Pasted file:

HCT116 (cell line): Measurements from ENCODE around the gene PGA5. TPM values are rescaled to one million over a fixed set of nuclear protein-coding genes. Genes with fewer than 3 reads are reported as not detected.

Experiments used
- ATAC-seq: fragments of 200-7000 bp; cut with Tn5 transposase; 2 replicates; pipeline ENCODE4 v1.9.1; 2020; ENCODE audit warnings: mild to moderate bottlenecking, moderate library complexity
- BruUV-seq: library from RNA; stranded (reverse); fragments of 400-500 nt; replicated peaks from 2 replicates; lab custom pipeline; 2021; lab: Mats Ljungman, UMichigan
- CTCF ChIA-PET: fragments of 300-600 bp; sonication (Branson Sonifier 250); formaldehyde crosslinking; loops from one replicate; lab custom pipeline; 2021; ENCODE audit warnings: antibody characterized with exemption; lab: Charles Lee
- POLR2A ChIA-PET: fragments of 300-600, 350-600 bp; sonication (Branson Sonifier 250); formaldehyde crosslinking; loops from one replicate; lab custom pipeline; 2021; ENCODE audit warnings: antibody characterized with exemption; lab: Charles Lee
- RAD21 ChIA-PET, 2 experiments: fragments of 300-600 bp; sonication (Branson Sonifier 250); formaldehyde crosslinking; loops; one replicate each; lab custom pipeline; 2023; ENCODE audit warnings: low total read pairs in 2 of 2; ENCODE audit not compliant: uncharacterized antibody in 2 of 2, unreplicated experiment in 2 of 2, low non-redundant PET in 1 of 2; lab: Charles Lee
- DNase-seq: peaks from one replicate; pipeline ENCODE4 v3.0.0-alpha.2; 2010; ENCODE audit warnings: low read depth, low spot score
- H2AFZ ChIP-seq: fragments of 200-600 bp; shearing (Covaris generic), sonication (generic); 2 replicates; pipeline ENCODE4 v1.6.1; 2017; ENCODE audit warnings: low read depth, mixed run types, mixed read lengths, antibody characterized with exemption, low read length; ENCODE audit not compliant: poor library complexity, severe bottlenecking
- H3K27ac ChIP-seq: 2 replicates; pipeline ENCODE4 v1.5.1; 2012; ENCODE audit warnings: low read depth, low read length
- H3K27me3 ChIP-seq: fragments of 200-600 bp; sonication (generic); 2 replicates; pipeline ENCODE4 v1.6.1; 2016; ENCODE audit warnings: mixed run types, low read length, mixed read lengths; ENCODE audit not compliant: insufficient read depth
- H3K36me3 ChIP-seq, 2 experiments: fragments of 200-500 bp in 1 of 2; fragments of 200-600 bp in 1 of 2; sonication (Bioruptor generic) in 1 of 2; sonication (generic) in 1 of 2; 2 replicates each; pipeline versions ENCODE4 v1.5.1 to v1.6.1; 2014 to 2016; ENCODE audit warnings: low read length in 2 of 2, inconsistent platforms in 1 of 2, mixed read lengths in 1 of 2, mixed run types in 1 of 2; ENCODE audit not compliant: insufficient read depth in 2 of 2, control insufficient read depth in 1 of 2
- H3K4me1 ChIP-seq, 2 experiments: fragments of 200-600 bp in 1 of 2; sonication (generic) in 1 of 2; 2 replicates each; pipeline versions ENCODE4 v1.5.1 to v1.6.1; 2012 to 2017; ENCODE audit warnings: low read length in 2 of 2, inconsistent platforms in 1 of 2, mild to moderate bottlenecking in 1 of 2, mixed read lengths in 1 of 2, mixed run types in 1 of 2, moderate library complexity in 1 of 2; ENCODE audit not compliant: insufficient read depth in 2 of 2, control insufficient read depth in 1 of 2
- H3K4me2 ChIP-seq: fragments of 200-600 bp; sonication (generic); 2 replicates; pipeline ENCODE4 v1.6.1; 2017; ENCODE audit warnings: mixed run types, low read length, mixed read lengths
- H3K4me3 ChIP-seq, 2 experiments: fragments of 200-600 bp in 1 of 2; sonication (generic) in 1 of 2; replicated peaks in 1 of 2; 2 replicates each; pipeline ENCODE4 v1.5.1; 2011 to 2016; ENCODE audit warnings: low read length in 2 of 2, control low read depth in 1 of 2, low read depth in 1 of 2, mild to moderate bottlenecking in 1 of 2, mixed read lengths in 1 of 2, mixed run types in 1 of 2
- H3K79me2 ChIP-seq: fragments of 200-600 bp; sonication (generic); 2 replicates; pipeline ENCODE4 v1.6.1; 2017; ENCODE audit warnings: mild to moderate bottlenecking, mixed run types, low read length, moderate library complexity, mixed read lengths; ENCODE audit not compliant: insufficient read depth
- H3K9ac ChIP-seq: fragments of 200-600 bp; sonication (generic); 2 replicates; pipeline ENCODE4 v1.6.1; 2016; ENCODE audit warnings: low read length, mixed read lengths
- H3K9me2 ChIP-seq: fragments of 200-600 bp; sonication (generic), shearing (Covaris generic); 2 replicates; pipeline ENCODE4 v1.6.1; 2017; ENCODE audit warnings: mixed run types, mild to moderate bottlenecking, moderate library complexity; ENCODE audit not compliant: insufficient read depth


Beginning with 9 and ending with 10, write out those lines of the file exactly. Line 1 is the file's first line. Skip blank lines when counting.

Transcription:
- H2AFZ ChIP-seq: fragments of 200-600 bp; shearing (Covaris generic), sonication (generic); 2 replicates; pipeline ENCODE4 v1.6.1; 2017; ENCODE audit warnings: low read depth, mixed run types, mixed read lengths, antibody characterized with exemption, low read length; ENCODE audit not compliant: poor library complexity, severe bottlenecking
- H3K27ac ChIP-seq: 2 replicates; pipeline ENCODE4 v1.5.1; 2012; ENCODE audit warnings: low read depth, low read length